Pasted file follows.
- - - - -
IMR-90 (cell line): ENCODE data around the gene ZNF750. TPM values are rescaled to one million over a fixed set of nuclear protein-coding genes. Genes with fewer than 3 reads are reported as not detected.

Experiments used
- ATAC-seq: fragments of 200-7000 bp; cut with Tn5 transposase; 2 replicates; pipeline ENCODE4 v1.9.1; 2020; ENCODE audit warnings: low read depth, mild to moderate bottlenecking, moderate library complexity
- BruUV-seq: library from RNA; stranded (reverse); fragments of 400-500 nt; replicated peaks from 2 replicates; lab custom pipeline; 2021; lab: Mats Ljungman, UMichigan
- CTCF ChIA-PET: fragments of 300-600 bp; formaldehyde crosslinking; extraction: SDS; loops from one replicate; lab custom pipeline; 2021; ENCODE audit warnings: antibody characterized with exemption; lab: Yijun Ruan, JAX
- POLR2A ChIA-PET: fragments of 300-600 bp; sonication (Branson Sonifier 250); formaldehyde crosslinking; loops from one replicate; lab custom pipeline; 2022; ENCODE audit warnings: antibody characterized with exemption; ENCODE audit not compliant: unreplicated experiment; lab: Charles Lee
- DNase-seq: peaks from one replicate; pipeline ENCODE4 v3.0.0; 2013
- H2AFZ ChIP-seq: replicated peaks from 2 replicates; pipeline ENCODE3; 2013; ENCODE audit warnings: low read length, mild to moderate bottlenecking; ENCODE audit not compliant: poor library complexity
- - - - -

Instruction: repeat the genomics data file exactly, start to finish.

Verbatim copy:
IMR-90 (cell line): ENCODE data around the gene ZNF750. TPM values are rescaled to one million over a fixed set of nuclear protein-coding genes. Genes with fewer than 3 reads are reported as not detected.

Experiments used
- ATAC-seq: fragments of 200-7000 bp; cut with Tn5 transposase; 2 replicates; pipeline ENCODE4 v1.9.1; 2020; ENCODE audit warnings: low read depth, mild to moderate bottlenecking, moderate library complexity
- BruUV-seq: library from RNA; stranded (reverse); fragments of 400-500 nt; replicated peaks from 2 replicates; lab custom pipeline; 2021; lab: Mats Ljungman, UMichigan
- CTCF ChIA-PET: fragments of 300-600 bp; formaldehyde crosslinking; extraction: SDS; loops from one replicate; lab custom pipeline; 2021; ENCODE audit warnings: antibody characterized with exemption; lab: Yijun Ruan, JAX
- POLR2A ChIA-PET: fragments of 300-600 bp; sonication (Branson Sonifier 250); formaldehyde crosslinking; loops from one replicate; lab custom pipeline; 2022; ENCODE audit warnings: antibody characterized with exemption; ENCODE audit not compliant: unreplicated experiment; lab: Charles Lee
- DNase-seq: peaks from one replicate; pipeline ENCODE4 v3.0.0; 2013
- H2AFZ ChIP-seq: replicated peaks from 2 replicates; pipeline ENCODE3; 2013; ENCODE audit warnings: low read length, mild to moderate bottlenecking; ENCODE audit not compliant: poor library complexity